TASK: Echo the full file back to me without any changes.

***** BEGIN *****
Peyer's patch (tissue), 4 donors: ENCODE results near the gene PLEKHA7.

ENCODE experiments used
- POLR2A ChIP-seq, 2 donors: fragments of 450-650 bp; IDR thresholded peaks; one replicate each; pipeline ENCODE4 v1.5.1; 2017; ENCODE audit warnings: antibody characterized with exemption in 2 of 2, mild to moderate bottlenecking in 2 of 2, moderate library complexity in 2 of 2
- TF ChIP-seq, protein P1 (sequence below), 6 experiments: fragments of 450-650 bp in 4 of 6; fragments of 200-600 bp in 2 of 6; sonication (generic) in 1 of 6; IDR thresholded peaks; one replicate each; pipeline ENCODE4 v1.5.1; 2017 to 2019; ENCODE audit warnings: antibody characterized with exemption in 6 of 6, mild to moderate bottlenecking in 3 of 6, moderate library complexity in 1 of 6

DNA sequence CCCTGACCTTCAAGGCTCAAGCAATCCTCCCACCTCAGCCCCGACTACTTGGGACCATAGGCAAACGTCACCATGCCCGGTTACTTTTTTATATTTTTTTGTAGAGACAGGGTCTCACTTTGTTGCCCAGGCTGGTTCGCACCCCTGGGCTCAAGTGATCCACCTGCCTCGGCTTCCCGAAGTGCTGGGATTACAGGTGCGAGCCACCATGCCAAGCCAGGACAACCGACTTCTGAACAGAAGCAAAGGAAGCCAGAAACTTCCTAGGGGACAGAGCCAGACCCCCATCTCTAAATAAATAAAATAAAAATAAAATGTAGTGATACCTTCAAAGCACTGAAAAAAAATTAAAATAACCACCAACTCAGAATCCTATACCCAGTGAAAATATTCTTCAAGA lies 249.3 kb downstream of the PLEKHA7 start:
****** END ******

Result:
Peyer's patch (tissue), 4 donors: ENCODE results near the gene PLEKHA7.

ENCODE experiments used
- POLR2A ChIP-seq, 2 donors: fragments of 450-650 bp; IDR thresholded peaks; one replicate each; pipeline ENCODE4 v1.5.1; 2017; ENCODE audit warnings: antibody characterized with exemption in 2 of 2, mild to moderate bottlenecking in 2 of 2, moderate library complexity in 2 of 2
- TF ChIP-seq, protein P1 (sequence below), 6 experiments: fragments of 450-650 bp in 4 of 6; fragments of 200-600 bp in 2 of 6; sonication (generic) in 1 of 6; IDR thresholded peaks; one replicate each; pipeline ENCODE4 v1.5.1; 2017 to 2019; ENCODE audit warnings: antibody characterized with exemption in 6 of 6, mild to moderate bottlenecking in 3 of 6, moderate library complexity in 1 of 6

DNA sequence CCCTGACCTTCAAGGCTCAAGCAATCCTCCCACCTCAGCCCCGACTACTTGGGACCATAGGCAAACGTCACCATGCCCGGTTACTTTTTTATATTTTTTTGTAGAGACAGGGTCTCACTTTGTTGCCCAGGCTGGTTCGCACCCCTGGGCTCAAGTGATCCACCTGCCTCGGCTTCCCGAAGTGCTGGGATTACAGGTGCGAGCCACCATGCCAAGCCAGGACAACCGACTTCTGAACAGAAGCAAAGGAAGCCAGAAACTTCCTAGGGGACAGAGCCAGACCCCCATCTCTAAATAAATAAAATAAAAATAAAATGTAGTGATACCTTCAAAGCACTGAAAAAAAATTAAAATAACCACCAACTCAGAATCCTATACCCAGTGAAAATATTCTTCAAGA lies 249.3 kb downstream of the PLEKHA7 start: